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States of Mind: Dan & Lia Perjovschi

FACULTY-CURATED EXHIBITION

August 23, 2007 – January 06, 2008
Dan Perjovschi creates humorous drawings on the museum’s exterior windows using current events and situations special to Duke as his inspiration. Photo by Duke Photography.
Artists and partners Dan and Lia Perjovschi pose at the entrance to the exhibition with curator Kristine Stiles. Photo by Duke Photography.
Artists and partners Dan and Lia Perjovschi pose at the entrance to the exhibition with curator Kristine Stiles. Photo by Duke Photography.

The Nasher Museum presented a mid-career retrospective of the work of Romanian artists Dan Perjovschi and Lia Perjovschi. Born in 1961 and educated in the Romanian socialism system, Dan and Lia Perjovschi create work that resides at the nexus of art, society and politics; both artists belong to the first avant-garde movement following the 1989 Romania Revolution. Dan is internationally renowned for large and small scale drawing installations of hundreds of cartoon-like figures that comment on local, national and international cultural and current affairs. He is also the foremost political cartoon satirist in Romania. Lia is well known for her performance and conceptual art. This unprecedented exhibition included paintings, sculptures, drawings, photographs, videos, installations and conceptual art from 1986 to 2007, as well as new commissioned works. The show followed a recent installation of Dan Perjovschi’s drawings in the “Projects” section of the Museum of Modern Art in New York.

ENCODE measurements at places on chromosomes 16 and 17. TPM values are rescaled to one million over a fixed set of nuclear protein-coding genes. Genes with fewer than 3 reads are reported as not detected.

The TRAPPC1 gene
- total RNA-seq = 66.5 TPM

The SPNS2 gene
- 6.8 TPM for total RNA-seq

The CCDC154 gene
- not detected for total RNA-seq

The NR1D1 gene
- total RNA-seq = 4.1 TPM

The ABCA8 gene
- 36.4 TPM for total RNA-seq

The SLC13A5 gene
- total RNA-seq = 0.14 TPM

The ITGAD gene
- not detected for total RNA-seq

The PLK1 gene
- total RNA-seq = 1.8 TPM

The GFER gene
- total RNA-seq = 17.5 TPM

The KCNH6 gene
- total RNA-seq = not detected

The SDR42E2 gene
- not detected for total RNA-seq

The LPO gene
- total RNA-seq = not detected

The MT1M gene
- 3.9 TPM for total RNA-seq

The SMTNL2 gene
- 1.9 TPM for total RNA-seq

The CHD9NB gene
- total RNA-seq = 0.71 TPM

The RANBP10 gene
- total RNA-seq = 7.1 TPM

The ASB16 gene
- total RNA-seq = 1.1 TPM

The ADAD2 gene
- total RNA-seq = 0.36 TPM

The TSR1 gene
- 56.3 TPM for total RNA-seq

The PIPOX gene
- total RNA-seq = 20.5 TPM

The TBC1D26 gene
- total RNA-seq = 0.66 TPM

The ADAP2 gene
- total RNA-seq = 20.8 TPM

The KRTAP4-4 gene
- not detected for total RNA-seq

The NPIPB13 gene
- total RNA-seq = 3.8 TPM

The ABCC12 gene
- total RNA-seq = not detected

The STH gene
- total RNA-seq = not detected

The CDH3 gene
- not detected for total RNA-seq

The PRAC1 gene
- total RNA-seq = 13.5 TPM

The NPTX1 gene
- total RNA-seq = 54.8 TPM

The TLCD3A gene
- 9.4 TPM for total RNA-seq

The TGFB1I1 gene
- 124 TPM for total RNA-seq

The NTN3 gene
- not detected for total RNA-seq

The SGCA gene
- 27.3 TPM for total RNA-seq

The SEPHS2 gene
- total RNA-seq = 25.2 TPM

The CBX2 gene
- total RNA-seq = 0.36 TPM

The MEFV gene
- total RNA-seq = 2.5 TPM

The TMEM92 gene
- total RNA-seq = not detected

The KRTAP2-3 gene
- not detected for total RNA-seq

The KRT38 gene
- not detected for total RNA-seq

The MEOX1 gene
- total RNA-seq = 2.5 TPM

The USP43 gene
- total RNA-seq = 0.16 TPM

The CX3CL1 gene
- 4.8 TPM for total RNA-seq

The exhibition was curated by Kristine Stiles, France Family Professor of Art, Art History, & Visual Studies at Duke.

Featured Featured Video

States of Mind: Dan and Lia Perjovschi, curated by Kristine Stiles

by Nasher Museum Duration 05m 16s Published

The Nasher has given me such a continual stream of pleasures that it is quite a challenge to single out the best of the best. But here’s one thought: coming to the Nasher just after the graphic artist Dan Perjovschi had had his wildly impressive show at the MOMA to see his new show at the Nasher, and finding that he himself was just hanging out in the atrium—willing to engage with anybody, and just as easy, funny, and provocative as his
work—and then doing new drawings with magic markers on the Nasher windows! It was art as product and art
as process and art as living human creativity and exchange, all rolled into one. Just one example of the way the Nasher makes us feel more fully alive.

Richard H. Brodhead, Former President of Duke University
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